SECOND ACCOUNT: The Seawolves did lose a Huey on this day. It was from Detachment 3 and was Seawolf 320, a UH-1B or C. While operating inside Cambodia it was hit by heavy auto weapons fire and crashed. Killed in the crash were the pilot, LTJG Richard Reardon, the copilot, LTJG Hal Castle, and the gunner, AO3 Michael E Schafernocker. The crew chief, AN James B. Page, Jr. was severely injured. The second team member, Seawolf 305 was hit in the engine oil system and made a forced landing near the wreck of Seawolf 320. They recovered Page under fire and held out to be picked up by a slick from the 175th AHC, Outlaw 29, after several attempted landings. While taking off, the pilot of Seawolf 305 was shot by ground fire and killed. He was LJG Joseph F. Hart. A crewman observer also rescued (AN Charles Larsen) was seriously wounded on take-off as well. Location of this incident was approximately Grid XS153986. The bodies of LtJg Castle and AO3 Schafernocker and a third body were returned by Cambodian officials on 20 Feb 70. The third body was not identified at the time. (Second account submitted by Pete Harlem) [Taken from vhpa.org]
From Wall of Faces:
Chip and I were in Pensacola for 2nd class Summer flight orientation. I remember his calm enthusiasm for flying. I was deeply sadenned by news of his death, which came before my my three tours on the ground and waterways of Vietnam, with super Seawolf support in the Rung Sat Special Zone.
God bless you and your family Chip.
Bill Applegate, USNA '67 7th co BILL APPLEGATE, WGAPPLEGATE@GMAIL.COM, 5/25/15
Long ago and far away
I arrived at HAL-3, Det 3 in April of 1969. I met Hal on arrival and he was the one who first showed me around and was helping me to get oriented. I only knew him for a very short time but liked him from the first day. Couldn't believe it when it all happened. Before my first combat flight, I was one of those who had the sad duty of packing up his personal effects to be shipped home. Those kind of memories you never forget. Rest in peace, sir. BRUCE WATTS, HAL-3, DET 3, APRIL '69 TO APRIL '70, 4/25/15
Hal "Chip" Castle, Jr. was my dad's (Bill's) older brother, killed five years before I was born. Their dad (my grandfather, USNA '44), and his three sons (Chip, USNA '67; Bill, University of Virginia NROTC '69; and Chris, USNA '72) all served in Vietnam. I never served in uniform, but passed (along with my father) Chip's memory and our family's naval service to my own son, Riley (USNA '16), who has followed in Chip's, as well as his other great-uncle's and great-grandfather's, footsteps to the USNA. Chip's memory will always be remembered and honored by our family, even by those of us who never had the privilege of knowing him. [Riley had a friend take the attached picture while visiting D.C. last Spring.] BILL CASTLE, JR., 11/1/13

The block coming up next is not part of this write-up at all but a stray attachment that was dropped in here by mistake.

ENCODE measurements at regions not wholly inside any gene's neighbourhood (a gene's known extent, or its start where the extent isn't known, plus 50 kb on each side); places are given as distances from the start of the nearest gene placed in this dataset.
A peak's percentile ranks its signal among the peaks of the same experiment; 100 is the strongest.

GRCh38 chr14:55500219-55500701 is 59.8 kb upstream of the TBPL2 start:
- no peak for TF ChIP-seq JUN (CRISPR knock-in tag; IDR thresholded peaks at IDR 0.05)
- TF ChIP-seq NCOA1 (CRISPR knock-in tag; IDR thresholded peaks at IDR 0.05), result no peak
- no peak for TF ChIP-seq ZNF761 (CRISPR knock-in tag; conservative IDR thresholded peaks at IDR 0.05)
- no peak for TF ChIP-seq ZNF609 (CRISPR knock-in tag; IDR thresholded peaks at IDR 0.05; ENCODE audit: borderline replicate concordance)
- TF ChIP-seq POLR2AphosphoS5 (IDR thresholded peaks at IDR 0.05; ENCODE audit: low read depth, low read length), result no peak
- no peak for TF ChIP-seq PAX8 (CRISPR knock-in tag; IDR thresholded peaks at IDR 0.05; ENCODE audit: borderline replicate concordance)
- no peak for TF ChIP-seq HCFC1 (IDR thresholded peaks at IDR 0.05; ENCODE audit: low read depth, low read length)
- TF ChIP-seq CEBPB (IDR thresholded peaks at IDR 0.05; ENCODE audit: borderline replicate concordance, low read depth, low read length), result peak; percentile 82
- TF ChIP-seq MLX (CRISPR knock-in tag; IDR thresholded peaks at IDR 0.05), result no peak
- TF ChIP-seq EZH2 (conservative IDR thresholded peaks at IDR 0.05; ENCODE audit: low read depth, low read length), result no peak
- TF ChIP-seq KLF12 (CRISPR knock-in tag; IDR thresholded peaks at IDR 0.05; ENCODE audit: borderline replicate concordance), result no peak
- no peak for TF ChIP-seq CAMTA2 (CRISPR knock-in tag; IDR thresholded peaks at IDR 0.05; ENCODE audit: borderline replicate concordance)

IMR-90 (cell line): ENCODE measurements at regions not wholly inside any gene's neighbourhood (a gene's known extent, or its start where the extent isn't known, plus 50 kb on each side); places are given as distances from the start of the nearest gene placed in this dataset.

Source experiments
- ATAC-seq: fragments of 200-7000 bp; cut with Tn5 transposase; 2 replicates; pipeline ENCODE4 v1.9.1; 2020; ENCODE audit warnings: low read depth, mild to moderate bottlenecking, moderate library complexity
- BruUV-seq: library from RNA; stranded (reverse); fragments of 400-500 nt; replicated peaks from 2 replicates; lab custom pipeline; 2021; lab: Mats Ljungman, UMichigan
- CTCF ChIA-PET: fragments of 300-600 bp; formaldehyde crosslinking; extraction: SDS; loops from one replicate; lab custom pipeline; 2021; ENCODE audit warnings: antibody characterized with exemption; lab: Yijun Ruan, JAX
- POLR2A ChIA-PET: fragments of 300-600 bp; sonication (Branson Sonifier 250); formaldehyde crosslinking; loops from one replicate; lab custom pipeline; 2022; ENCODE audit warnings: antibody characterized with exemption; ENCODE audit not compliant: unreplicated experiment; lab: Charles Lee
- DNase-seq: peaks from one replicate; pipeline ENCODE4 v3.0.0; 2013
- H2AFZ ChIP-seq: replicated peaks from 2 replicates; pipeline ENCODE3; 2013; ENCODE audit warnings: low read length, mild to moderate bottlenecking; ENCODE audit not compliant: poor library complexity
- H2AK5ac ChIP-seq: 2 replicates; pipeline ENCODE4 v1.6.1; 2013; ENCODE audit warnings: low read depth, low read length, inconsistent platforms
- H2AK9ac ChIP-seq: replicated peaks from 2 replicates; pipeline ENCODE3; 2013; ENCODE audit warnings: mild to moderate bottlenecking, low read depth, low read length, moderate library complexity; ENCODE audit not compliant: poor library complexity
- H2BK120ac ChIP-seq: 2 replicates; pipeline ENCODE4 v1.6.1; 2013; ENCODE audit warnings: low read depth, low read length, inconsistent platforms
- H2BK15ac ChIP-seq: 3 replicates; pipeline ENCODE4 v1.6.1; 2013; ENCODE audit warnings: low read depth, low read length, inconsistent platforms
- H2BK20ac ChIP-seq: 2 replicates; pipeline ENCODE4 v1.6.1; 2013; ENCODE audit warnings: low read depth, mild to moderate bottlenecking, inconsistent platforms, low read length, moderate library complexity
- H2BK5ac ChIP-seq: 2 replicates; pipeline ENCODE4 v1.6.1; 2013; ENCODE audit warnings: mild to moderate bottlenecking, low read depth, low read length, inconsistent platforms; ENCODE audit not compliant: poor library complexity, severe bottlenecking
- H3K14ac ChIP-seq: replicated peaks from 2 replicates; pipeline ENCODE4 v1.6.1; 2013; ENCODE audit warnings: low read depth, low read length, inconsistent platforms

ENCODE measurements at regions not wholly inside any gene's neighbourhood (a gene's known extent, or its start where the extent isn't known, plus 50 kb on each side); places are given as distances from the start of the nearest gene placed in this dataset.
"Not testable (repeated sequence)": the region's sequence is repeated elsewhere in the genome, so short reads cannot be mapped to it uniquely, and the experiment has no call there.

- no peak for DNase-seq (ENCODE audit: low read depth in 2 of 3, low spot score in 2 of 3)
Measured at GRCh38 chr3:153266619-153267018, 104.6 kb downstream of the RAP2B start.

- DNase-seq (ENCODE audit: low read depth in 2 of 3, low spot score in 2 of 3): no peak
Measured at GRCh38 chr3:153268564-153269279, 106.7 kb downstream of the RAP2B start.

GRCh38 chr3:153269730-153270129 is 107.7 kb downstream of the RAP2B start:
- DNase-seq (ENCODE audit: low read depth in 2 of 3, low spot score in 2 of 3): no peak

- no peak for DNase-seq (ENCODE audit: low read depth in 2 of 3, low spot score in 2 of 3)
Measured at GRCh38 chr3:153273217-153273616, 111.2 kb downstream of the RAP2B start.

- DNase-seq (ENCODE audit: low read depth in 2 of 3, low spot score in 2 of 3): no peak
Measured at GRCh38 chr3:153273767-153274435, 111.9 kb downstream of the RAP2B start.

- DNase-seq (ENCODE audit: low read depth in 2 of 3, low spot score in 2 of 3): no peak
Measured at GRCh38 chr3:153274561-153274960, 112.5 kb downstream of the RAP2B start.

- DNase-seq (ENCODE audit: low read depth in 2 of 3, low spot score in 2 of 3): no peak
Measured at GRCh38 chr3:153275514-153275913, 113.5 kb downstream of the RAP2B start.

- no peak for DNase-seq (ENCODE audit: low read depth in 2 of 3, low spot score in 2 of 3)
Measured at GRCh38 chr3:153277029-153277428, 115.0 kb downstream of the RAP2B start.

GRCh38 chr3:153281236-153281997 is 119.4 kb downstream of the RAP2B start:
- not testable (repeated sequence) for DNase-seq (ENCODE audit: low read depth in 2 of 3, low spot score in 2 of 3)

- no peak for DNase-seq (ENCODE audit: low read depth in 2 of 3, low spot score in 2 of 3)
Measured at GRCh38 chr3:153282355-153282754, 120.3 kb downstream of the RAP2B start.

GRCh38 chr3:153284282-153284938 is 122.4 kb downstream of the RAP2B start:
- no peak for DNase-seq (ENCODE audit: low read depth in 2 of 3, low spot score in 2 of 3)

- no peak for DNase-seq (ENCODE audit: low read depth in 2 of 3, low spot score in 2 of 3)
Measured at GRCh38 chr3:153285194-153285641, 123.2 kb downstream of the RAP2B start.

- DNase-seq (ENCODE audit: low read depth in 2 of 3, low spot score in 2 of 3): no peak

Hal's youngest brother, Chris, and I were classmates from the Naval Academy - Class of 1972. Hal graduated from the Academy with the Class of 1967. He was lost in VN during our plebe year - 1969. We were all saddened for Chris and his family. Hal was a Huey pilot - my recollection is that he was lost in Cambodia during Nixon's secret war. His remains were not returned for sometime, as I recall, and then were interred at Arlington.
Should anyone visit the US Naval Academy and tour the Academy's museum, you will notice a display of all the class rings. If you look closely at the ring from the Class of 1967, you will see that it belongs to Hal - donated to the Academy by his family.
The Castle family have a unique distinction. During VietNam there were four Castles on Active duty - Hal Cushman Castle, Sr.(USNA Class of 1944), Hal Cushman Castle, Jr.(USNA Class of 1967), Bill Castle, (NROTC Univ of Virginia Class of 1969), and my classmate, Christopher H. Castle, (USNA Class of 1972).
Rest in Peace. ALLEN SZIGETY, ALLEN.SZIGETY@NCR.COM, 6/21/99